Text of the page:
Resistance to change child marriage laws comes with formidable barriers as some legislators in the U.S. liken it to the stifling of religious freedom, and in other circumstances, view it as the best solution for a teen pregnancy. For leading advocates who envision a world without child marriage in the U.S., the cultural and religious implications for different groups and families, act as an impenetrable wall to push forward policy. Jeanne Smoot, Senior Counsel for Policy and Strategy at the Tahirih Justice Center, laments that both the depth of understanding required to truly understand the complexity of child marriage laws as well as its inconsistencies across state borders, results in compromised solutions further muddled by competing interests and sluggish-moving legislative calendars.

As an advocate who has learned of as many as 3000 cases of forced marriages occurring in the U.S. between 2009 and 2011 as in developing countries, our country continues to undermine the necessary safeguards to shield minors from abuse. Currently, U.S. laws are in place where clerks alone—without judges —can approve marriages of all minors in 8 states and Washington DC. Presently, our laws are enacted without regard to human rights as only 17 states require judges to consider the “minors’ best interests” (proper measures to ensure a coercion-free union)—and, at this very moment —our policies warrant pregnancy to lower the minimum marriage age. As infuriating as these laws are, the irony escalates when confronted with our moral apathy towards the fate of the most vulnerable for failure—young girls who more often than not come from poverty, lack the proper guidance to make prudent decisions, and upon marriage before age 18, lack the legal capacity to file for a motion to divorce, unless accompanied by a supportive adult or a legal services organization.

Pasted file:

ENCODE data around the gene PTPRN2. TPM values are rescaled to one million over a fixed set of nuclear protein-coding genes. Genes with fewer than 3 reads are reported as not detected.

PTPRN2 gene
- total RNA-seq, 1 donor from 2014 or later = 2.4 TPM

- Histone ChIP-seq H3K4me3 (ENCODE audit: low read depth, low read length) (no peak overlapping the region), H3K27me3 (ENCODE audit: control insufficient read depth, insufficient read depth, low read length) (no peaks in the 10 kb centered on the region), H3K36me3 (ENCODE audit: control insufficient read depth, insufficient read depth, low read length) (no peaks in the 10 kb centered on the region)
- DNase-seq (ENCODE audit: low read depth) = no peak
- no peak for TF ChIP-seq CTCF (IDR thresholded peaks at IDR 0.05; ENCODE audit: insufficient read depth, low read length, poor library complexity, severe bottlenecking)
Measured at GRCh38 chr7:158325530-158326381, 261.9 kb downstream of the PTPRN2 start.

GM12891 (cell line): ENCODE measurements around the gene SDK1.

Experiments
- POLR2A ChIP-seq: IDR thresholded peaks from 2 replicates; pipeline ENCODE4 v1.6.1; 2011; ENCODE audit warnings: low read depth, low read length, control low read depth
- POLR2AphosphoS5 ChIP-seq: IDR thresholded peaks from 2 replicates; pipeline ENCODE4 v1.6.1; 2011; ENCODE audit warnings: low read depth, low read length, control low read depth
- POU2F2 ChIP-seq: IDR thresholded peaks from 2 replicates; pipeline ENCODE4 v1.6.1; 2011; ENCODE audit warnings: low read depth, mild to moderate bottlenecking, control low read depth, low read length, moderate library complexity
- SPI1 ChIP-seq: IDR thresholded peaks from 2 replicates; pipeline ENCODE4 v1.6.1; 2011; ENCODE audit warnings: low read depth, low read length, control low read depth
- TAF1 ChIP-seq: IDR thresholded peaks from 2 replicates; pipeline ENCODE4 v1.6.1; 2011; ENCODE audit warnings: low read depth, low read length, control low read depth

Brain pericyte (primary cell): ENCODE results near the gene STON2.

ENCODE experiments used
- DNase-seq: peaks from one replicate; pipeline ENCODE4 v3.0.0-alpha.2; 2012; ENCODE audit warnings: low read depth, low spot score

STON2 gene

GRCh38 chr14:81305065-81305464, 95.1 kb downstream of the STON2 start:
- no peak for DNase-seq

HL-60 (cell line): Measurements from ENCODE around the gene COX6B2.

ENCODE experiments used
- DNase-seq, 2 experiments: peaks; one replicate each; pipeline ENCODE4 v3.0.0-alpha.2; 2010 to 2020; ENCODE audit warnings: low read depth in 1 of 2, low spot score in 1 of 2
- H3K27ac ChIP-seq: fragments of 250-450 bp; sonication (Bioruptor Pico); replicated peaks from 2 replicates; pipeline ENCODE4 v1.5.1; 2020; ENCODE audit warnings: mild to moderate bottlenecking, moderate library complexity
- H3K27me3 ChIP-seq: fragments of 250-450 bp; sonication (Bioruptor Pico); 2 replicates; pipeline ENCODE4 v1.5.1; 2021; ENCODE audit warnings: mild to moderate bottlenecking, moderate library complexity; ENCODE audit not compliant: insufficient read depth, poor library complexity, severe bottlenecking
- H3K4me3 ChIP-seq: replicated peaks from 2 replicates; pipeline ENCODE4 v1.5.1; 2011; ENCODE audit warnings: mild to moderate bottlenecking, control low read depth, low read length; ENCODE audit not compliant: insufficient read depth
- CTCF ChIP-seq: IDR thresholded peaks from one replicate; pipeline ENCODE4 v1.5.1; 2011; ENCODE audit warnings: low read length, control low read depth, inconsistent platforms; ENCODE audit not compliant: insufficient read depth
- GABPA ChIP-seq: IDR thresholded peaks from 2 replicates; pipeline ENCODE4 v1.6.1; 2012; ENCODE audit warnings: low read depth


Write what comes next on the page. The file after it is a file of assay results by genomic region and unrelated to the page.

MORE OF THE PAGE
Not enough progress across state lines

To contextualize this issue, it must be viewed at the state level. Although Virginia, Texas, and New York have made substantial progress to change child marriage laws—with Virginia recently becoming the first state to officially limit marriage to adults ages 18 or older—loopholes in state laws and local politics continue to present obstacles. Earlier this year, New York Governor Andrew Cuomo signed legislation that barred marriage before the age of 17; however, 17-year-olds are still permitted to marry with a judge’s permission. This year New Jersey rejected a bill to end teenage marriage, citing the authority of an assigned judge to be a sufficient safeguard against coercion by parents or partners. Shortly afterwards, legislators in New Hampshire voted down a bill to ban marriage before 18, opting instead, to accommodate a 111 year old law that still allows girls as young as 13, and boys as young as 14, to marry in the state. And, as late as October 2017, only 13 states will require all minors to seek judicial approval to marry.

A Call to Action to All The Silence Breakers

The umbrella of solidarity provided by the #MeToo and TIME magazine’s Person of the Year is a tidal wave of empowerment that must not forsake the young girls in our country. To empower women, we must begin with girls and the child marriage victims who are still without a platform to come forward with their stories.

The 16 Days of Activism against Gender-Based Violence Campaign is a perfect time to draw public attention now and beyond 2017. We can speak for the most vulnerable, and we can create a coalition of knowledge to both empower and amplify our own voices to address prevention and spur intervention for women.

To the courageous women who have shared their stories of forced child marriage with the public, you have all my unequivocal support and respect, it is your bravery that shows how direly we need to act. Starting today, let us work together to pave the way for a future without the threat of violence, harassment, aggression, and coercion of women and girls. What will be your contribution? How can your voice bring lasting change?

Francine LeFrak